BACKGROUND:  Borrelia sp. is a causative pathogen of Lyme disease which has become a worldwide health concern. Non-toxic approaches especially directed toward latent persistent forms of this pathogen are desired. Lipids in the form of volatile and non-volatile oils, and fatty acids with proven anti-borreliae efficacy could become an additional support or an alternative for consideration in treatment approaches. METHODS:  In this study we investigated 47 lipids (30 volatile and non-volatile oils, and 17 fatty acids) of plant and animal origin against typical motile, knob/round-shaped persisters, and biofilm-like aggregates of Borrelia burgdorferi s.s. and Borrelia garinii, which are identified as pathogenic factors of Lyme disease in the USA and Europe, using direct microscopic counting and spectrofluorometric measurements. RESULTS:  Out of all examined lipids, 5 oils (Bay leaf oil, Birch oil, Cassia oil, Chamomile oil German, and Thyme oil) at or below 0.25%, and 3 fatty acids (13Z,16Z Docosadienoic acid, erucic acid, and petroselinic acid) at or below 0.75 mg/ml, showed bactericidal activity against typical motile spirochetes and knob/round-shaped persisters. Only Bay leaf oil and Cassia oil, including their major constituents, eugenol and cinnamaldehyde, showed to target biofilm-like aggregates of both tested Borrelia spp. at the same concentration, although with 20-30% eradication mark. CONCLUSION:  Based on obtained results, volatile oils were more potent than non-volatile oils, and unsaturated fatty acids were more effective than saturated fatty acids. Among all tested oils, Bay leaf oil and Cassia oil, with their major components eugenol and cinnamaldehyde, seem to have the highest anti-borreliae efficacy.

Role of glutathione metabolism in host defense against Borrelia burgdorferi infection.
            (Kerstholt et al., 2018) Download
Pathogen-induced changes in host cell metabolism are known to be important for the immune response. In this study, we investigated how infection with the Lyme disease-causing bacterium Borrelia burgdorferi (Bb) affects host metabolic pathways and how these metabolic pathways may impact host defense. First, metabolome analysis was performed on human primary monocytes from healthy volunteers, stimulated for 24 h with Bb at low multiplicity of infection (MOI). Pathway analysis indicated that glutathione (GSH) metabolism was the pathway most significantly affected by Bb Specifically, intracellular levels of GSH increased on average 10-fold in response to Bb exposure. Furthermore, these changes were found to be specific, as they were not seen during stimulation with other pathogens. Next, metabolome analysis was performed on serum samples from patients with early-onset Lyme disease in comparison with patients with other infections. Supporting the in vitro analysis, we identified a cluster of GSH-related metabolites, the γ-glutamyl amino acids, specifically altered in patients with Lyme disease, and not in other infections. Lastly, we performed in vitro experiments to validate the role for GSH metabolism in host response against Bb. We found that the GSH pathway is essential for Bb-induced cytokine production and identified glutathionylation as a potential mediating mechanism. Taken together, these data indicate a central role for the GSH pathway in the host response to Bb GSH metabolism and glutathionylation may therefore be important factors in the pathogenesis of Lyme disease and potentially other inflammatory diseases as well.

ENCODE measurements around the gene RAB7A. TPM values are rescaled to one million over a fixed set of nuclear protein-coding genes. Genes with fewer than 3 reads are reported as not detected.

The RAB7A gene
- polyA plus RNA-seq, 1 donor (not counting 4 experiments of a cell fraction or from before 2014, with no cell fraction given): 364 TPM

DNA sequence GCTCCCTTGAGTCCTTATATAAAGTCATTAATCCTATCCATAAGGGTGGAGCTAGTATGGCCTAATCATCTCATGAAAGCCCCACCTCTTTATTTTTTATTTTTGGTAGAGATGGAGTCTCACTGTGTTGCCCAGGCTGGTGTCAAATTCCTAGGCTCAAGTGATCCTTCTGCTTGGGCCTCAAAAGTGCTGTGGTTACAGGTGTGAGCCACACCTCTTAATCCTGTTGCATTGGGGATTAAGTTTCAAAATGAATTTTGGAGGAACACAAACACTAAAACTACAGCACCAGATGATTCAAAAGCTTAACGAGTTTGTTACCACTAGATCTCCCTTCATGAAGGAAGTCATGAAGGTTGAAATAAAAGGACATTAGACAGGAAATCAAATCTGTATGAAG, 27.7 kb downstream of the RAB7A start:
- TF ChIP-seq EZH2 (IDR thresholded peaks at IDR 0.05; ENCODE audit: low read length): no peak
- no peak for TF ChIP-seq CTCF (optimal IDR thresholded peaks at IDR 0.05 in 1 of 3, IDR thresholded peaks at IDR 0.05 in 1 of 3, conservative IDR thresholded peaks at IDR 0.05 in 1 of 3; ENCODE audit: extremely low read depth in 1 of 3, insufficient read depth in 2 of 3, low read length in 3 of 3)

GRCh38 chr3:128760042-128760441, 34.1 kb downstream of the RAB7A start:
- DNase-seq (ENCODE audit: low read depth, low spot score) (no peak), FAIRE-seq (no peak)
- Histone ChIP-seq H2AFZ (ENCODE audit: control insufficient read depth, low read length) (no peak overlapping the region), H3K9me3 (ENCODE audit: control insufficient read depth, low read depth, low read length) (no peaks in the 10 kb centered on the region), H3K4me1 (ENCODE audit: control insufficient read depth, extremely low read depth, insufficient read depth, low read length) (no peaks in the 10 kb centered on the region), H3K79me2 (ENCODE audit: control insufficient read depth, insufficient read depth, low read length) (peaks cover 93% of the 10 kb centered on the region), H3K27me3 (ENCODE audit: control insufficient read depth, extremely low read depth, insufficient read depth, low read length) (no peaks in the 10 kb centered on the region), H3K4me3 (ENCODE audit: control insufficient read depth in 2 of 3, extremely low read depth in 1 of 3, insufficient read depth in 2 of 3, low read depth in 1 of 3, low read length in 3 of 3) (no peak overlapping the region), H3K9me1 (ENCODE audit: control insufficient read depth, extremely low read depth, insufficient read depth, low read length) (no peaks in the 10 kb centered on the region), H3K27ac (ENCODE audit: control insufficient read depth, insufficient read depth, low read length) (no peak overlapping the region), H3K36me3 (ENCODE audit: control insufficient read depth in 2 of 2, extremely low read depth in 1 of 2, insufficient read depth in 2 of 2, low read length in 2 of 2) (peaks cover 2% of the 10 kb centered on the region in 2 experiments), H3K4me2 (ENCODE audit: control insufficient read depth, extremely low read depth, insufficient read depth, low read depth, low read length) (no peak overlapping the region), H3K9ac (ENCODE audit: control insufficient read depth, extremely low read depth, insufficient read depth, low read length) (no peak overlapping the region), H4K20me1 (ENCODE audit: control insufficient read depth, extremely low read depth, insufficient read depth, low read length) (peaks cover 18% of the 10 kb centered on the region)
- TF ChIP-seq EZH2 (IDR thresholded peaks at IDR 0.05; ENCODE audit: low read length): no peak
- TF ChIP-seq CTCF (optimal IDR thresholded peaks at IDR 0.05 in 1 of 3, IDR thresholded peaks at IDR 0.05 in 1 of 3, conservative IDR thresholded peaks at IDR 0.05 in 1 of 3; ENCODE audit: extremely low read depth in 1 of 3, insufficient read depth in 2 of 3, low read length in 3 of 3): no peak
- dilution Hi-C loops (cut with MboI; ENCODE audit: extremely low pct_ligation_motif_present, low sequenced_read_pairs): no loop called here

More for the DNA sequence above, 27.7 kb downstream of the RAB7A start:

Short-Chain Fatty Acids Alter Metabolic and Virulence Attributes of Borrelia burgdorferi.
            (Lin et al., 2018) Download
Borrelia burgdorferi responds to a variety of host-derived factors and appropriately alters its gene expression for adaptation under different host-specific conditions. We previously showed that various levels of acetate, a short-chain fatty acid (SCFA), altered the protein profile of B. burgdorferi In this study, we determined the effects of other physiologically relevant SCFAs in the regulation of metabolic/virulence-associated proteins using mutant borrelial strains. No apparent increase in the synthesis of outer surface protein C (OspC) was noted when a carbon storage regulator A (csrA of B. burgdorferi, or csrABb ) mutant (mt) was propagated within dialysis membrane chambers implanted within rat peritoneal cavity, while the parental wild type (wt; B31-A3 strain) and csrABb cis-complemented strain (ct) had increased OspC with a reciprocal reduction in OspA levels. Growth rates of wt, mt, ct, 7D (csrABb mutant lacking 7 amino acids at the C terminus), and 8S (csrABb with site-specific changes altering its RNA-binding properties) borrelial strains were similar in the presence of acetate. Increased levels of propionate and butyrate reduced the growth rates of all strains tested, with mt and 8S exhibiting profound growth deficits at higher concentrations of propionate. Transcriptional levels of rpoS and ospC were elevated on supplementation of SCFAs compared to those of untreated spirochetes. Immunoblot analysis revealed elevated levels of RpoS, OspC, and DbpA with increased levels of SCFAs. Physiological levels of SCFAs prevalent in select human and rodent fluids were synergistic with mammalian host temperature and pH to increase the levels of aforementioned proteins, which could impact the colonization of B. burgdorferi during the mammalian phase of infection.